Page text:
The country of Georgia, situated at the crossroads of Europe, the Middle East, and Asia, is recognized as the world’s oldest winemaking region. Archeological evidence shows that Georgia’s winemaking tradition began 8,000 years ago, and it has continued ever since, vintage after vintage.
A five-hour flight due east of Rome, this mountainous country—about the size of Connecticut—is tucked between the Greater and Lesser Caucasus Mountains. Georgia sits on the eastern shores of the Black Sea, at the same latitude as the Oregon–California border.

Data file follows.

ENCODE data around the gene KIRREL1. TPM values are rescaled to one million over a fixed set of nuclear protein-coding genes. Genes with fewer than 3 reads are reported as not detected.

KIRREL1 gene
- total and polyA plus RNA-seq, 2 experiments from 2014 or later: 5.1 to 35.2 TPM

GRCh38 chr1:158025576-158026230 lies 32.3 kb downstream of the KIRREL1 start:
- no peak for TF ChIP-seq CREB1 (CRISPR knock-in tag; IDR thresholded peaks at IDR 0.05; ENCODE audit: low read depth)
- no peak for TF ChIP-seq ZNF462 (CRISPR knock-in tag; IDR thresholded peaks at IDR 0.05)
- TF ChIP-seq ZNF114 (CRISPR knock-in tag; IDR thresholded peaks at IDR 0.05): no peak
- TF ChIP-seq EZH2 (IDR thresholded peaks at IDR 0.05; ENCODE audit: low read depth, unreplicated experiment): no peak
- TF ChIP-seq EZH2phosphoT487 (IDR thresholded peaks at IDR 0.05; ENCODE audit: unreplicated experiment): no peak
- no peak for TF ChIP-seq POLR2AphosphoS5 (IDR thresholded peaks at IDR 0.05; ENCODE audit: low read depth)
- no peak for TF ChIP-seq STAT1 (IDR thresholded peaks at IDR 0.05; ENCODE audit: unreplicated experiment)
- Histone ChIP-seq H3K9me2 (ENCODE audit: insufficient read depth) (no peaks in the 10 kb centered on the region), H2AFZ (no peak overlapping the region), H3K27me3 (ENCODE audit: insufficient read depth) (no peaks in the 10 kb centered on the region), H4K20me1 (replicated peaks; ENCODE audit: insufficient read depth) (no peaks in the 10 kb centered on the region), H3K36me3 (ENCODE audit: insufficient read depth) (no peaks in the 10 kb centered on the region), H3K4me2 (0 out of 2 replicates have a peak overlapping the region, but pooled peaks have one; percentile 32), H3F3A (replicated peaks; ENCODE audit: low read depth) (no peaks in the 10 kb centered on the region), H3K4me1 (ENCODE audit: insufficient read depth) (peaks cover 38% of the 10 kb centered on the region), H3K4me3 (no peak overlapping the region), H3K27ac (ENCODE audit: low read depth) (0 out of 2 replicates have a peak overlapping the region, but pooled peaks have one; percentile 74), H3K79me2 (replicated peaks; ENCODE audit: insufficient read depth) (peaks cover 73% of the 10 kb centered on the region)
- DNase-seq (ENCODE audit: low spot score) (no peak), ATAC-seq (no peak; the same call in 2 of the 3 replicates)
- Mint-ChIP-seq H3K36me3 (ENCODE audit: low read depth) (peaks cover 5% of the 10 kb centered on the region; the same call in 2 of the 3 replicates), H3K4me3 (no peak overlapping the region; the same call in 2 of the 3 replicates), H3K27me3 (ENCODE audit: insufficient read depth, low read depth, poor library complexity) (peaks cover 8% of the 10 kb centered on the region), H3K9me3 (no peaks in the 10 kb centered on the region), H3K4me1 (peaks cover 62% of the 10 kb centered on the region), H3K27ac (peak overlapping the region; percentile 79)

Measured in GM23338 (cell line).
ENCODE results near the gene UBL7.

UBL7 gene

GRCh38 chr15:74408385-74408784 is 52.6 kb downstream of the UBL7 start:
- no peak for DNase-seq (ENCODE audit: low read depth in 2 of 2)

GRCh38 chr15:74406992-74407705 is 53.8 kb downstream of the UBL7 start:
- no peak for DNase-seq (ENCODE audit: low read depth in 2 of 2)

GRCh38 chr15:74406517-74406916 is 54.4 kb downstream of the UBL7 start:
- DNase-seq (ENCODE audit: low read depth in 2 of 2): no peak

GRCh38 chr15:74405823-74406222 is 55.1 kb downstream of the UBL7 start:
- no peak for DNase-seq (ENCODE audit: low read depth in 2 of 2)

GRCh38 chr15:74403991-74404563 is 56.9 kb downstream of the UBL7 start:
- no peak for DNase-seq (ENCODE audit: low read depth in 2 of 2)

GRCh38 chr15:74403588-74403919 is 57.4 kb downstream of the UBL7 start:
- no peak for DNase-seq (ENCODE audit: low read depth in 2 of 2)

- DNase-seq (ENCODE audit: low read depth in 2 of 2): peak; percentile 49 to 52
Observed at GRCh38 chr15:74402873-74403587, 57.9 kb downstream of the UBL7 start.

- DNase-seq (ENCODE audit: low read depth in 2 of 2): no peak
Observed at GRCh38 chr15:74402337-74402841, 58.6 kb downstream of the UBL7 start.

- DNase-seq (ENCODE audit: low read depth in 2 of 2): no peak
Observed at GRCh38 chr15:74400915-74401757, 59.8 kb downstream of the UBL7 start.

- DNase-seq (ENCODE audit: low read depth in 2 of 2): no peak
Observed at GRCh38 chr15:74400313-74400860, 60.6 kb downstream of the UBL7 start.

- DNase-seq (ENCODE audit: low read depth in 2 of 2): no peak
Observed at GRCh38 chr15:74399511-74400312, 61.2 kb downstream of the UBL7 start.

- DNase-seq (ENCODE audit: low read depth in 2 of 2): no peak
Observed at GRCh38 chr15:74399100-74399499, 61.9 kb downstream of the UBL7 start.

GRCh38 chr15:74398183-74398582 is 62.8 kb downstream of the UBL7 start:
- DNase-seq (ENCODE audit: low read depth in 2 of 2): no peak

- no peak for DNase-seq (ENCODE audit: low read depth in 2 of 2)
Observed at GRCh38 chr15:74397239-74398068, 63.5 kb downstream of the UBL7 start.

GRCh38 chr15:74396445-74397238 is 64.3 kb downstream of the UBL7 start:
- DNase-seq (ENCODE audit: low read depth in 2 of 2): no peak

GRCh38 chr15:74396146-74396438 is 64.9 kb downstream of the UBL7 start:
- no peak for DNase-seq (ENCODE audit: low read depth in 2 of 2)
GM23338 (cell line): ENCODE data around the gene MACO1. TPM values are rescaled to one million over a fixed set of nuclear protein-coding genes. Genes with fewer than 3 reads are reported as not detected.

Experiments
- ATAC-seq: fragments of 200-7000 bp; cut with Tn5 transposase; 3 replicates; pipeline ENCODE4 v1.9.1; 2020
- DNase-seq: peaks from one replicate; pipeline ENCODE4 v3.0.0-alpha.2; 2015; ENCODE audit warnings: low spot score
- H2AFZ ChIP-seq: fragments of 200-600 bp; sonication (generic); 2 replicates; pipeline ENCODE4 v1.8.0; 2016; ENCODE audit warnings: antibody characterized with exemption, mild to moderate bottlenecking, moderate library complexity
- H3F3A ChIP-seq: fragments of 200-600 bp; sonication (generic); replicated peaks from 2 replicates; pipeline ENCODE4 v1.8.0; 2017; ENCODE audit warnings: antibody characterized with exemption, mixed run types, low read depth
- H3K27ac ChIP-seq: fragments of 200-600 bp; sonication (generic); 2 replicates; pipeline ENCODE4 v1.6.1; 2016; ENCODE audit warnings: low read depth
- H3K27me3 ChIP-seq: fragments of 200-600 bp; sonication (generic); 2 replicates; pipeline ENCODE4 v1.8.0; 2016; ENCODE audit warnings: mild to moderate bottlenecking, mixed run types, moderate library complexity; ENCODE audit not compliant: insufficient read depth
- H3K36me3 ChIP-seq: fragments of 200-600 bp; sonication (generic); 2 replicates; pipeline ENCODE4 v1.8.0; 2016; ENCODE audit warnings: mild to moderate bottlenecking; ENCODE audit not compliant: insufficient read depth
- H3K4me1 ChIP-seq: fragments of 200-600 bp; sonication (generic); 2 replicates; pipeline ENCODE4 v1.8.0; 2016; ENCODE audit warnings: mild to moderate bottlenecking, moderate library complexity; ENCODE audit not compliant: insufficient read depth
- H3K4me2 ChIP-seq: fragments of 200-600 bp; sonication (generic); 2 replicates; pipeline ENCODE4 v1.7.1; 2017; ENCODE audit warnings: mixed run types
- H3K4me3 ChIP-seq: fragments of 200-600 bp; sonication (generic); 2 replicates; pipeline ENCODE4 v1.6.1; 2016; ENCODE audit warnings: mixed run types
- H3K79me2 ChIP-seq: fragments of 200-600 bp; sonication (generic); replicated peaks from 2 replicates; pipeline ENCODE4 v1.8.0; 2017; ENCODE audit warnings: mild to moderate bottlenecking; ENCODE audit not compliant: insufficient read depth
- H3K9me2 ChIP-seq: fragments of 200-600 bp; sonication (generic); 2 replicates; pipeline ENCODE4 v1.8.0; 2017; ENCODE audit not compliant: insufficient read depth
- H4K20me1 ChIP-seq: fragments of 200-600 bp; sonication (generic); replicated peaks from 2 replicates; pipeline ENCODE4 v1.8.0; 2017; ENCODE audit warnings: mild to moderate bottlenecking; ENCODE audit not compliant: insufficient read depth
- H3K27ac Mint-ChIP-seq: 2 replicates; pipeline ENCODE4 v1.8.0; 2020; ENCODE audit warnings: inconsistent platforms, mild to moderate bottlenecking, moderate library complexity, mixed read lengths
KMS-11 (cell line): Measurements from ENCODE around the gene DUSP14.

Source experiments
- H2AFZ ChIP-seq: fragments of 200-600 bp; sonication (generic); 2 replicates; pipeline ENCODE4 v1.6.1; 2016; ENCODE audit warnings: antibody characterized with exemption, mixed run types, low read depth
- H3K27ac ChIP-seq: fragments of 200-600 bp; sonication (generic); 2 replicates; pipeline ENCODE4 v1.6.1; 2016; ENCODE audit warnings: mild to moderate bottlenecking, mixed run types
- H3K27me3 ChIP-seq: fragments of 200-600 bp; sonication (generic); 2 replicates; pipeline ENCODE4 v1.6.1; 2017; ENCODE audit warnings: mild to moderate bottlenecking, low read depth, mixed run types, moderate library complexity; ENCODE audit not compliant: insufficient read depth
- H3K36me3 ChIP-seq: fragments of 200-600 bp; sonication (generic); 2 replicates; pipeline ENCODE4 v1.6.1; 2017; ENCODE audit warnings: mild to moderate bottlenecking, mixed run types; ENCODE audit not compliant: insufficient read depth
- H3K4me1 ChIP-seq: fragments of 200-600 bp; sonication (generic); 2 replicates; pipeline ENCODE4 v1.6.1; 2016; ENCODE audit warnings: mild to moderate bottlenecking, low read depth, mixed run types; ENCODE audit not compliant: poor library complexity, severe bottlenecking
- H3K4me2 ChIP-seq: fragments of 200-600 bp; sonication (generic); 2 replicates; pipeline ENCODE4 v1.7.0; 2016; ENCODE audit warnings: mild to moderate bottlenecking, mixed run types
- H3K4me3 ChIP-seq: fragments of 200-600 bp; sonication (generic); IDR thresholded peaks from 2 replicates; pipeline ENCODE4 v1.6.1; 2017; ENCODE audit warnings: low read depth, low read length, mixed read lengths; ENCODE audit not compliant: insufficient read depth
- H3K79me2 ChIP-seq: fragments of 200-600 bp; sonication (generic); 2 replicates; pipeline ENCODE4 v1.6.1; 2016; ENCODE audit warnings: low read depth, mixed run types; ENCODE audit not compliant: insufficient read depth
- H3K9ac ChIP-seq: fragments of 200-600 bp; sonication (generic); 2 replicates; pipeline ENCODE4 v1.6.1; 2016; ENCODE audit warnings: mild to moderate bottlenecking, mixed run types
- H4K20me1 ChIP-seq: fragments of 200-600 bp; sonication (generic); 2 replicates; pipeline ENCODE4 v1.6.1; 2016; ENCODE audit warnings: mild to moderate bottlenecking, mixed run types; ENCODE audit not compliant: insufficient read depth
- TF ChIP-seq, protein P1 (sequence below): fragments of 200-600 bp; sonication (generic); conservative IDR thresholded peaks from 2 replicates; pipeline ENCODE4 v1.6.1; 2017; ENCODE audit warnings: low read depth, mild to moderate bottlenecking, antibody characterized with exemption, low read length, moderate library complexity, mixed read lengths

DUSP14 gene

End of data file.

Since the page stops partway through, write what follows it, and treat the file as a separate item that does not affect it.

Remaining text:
Georgia’s hills and valleys are home to more than 500 indigenous grape varieties, with long-lost varieties being rediscovered and revived each year. These grapes produce a rich diversity of wine styles, including Georgia’s traditional amber wine.
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